This may not be one of the most eye-catching groups, but it does promise to be one of the most punishingly competitive. Argentina are the clear favourites for the group and have already forewarned competition debutant Bosnia of Argentinian power in a November friendly, walking all over Safet Susic’s side despite having a significantly understrength squad. Bosnia have plenty of attacking assets of their own -- this promises to be a group full of goals -- and will enter their first World Cup without any fear, having already hit the jackpot simply by qualifying top of a group featuring Greece.
There is absolutely no room for soft touches here, with African champion Nigeria at their strongest point in many years. It is often forgotten that Africa is one of the toughest continents to qualify from, with playoffs obligatory and relatively few places on offer -- the Super Eagles defeated Ethiopia to seal their place. Iran had their own trials in qualifying, but emerged top of a group containing South Korea and Uzbekistan, which is not to be sniffed at. It is a welcome return to the World Cup for Iran under Carlos Queiroz -- the nation’s first foreign coach since Branko Ivankovic, who guided them to a World Cup appearance in Germany in 2006.
It looks like Argentina winning the group, Nigeria finishing second, Bosnia in third and Iran fourth.
Argentina: Undoubtedly one of the favourites to win the entire tournament, the Lionel Messi factor is enough to put an almighty fear into most opponents in a tournament that the Barcelona man hopes will help define his incredible career. Yet to focus solely on him would be foolish. Argentina have probably the greatest attacking arsenal on the planet, with Gonzalo Higuain, Sergio Aguero and Ezequiel Lavezzi among those in tow, with Javier Mascherano and Angel Di Maria among the midfield talents. There are defensive doubts, though, with no obvious choice at left-back -- Sporting Lisbon defender Marcos Rojo is the current favourite.
Nigeria: Stephen Keshi’s side have strength wherever you look, beginning with formidable goalkeeper and captain Vincent Enyeama, who has been outstanding for Lille in France this season. He also takes penalties -- and has 18 career goals -- which could be interesting in a shootout come the knockout rounds. Anchored by John Obi Mikel in midfield, there are also numerous goal scorers available to Keshi, including Emmanuel Emenike of Fenerbahce and Brown Ideye of Dynamo Kiev -- plus Newcastle United’s Shola Ameobi, who has recently joined the Nigeria squad.
Bosnia-Herzegovina: Susic’s squad may not have Argentina’s illustrious personnel, but Bosnia-Herzegovina aren't slouches in the attacking department, with Edin Dzeko and Vedad Ibisevic capable of scoring goals against anyone, and cultured players like Miralem Pjanic of Roma and Hoffenheim’s Sejad Salihovic in midfield. Bosnia-Herzegovina don’t have too much depth in defence, so goalkeeper Asmir Begovic might be busy in a tournament that could act as a springboard to his joining one of Europe’s biggest clubs.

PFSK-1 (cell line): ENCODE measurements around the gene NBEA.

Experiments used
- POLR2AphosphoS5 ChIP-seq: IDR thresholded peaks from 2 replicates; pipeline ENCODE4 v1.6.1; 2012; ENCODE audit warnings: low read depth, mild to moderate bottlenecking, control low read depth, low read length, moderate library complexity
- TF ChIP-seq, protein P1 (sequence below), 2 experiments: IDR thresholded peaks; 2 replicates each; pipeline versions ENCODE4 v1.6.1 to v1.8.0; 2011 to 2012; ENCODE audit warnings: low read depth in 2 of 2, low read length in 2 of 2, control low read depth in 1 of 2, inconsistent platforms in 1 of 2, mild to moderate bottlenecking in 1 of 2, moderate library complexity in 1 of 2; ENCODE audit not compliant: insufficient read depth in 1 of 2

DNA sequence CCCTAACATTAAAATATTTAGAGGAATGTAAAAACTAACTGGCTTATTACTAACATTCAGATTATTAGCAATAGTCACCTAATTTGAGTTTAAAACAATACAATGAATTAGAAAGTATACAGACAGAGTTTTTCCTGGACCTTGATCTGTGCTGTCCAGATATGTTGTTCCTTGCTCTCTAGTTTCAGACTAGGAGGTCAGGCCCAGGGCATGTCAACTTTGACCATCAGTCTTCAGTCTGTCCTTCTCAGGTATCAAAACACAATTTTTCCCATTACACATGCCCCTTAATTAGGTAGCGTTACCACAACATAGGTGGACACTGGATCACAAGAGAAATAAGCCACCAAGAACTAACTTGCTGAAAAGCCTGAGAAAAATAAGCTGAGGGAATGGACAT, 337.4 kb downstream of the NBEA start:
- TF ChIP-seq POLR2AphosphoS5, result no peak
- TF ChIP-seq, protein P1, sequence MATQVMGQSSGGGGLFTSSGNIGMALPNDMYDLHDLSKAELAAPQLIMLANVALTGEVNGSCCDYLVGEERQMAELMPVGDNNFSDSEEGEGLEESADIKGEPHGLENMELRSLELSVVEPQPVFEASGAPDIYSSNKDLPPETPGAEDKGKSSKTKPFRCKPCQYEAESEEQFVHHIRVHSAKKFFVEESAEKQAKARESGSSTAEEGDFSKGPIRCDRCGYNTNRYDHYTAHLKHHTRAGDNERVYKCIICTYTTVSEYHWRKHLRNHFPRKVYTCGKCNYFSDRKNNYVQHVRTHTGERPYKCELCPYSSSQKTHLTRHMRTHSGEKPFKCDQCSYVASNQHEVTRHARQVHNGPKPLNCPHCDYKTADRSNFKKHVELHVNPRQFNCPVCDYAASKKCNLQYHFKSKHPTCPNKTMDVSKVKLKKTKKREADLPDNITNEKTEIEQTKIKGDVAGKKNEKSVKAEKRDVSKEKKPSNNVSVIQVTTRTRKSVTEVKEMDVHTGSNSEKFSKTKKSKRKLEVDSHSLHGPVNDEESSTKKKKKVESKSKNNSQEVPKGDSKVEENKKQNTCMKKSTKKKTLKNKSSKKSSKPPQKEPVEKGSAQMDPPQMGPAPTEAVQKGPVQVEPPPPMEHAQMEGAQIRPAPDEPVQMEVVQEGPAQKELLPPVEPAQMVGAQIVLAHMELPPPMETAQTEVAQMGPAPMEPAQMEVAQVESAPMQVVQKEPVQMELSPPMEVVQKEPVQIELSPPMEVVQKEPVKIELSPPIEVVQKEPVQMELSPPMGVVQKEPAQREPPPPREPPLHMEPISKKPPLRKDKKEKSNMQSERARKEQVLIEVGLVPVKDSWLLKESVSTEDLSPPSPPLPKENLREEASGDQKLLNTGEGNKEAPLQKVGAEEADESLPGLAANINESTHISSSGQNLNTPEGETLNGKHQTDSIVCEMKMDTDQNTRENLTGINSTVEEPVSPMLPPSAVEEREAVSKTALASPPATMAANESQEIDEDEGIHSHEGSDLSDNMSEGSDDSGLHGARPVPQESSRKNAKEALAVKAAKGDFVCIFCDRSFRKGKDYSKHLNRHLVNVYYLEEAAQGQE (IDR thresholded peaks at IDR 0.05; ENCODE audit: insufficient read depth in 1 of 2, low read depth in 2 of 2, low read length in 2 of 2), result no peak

Iran: Many will look at Queiroz’s mainly home-based squad and expect an easy ride for the other three teams in the group, but if Iran finish bottom of this group, it will not be for their own lack of quality. Led by experienced midfielder Javad Nekounam -- a popular figure at Osasuna after his spell in La Liga -- Iran have a good mix of youth and experience, and some cutting edge in the final third. Ashkan Dejagah of Fulham provides pace on the flank, and Standard Liege striker Reza Ghoochannejhad could be one of the surprise hits of the tournament.
Best individual battle: Edin Dzeko vs. Nicolas Otamendi
Susic, the Bosnia manager, will rely heavily on Dzeko, and the Manchester City striker relishes being the main man -- which he never has been at the Etihad, of course. It will be a jarring physical encounter between Dzeko and Otamendi, the Porto centre-back who has plenty to prove after then-manager Diego Maradona perplexingly picked him at full-back in 2010. Otamendi has been tracked by some of Europe’s leading clubs, including City and Monaco. He is as tough as they come but occasionally struggles against players who have quick feet, which could be good news for Dzeko and might be the genesis of a shock.
Best game: Nigeria vs. Bosnia-Herzegovina
Taking place in the intense humidity of the Pantanal -- the players should make sure they stock up on insect spray -- this promises to be the game that defines who will capture second place in the group. For Bosnia, it may well be a mental test, as well as a recovery test if they are given a chasing by Argentina in the group opener. Nevertheless, all the pressure will be on Nigeria to try to sew things up here, though they cannot neglect defending against a Bosnia side with plenty of creativity.
X factor: Iran's role as spoiler
Iran manager Carlos Queiroz was pilloried for his defensive tactics when he coached Portugal in 2010 -- and for stranding Cristiano Ronaldo without any supply line -- and the former Manchester United assistant never recovered at the helm of the seleccao. Queiroz will be looking at this tournament as an opportunity to rebuild his reputation on the international stage. Given the incredible array of attacking talent in this group, he may favour employing that safety-first game plan, and it could make things more difficult than expected for the other three teams.
Who will go through? Vote here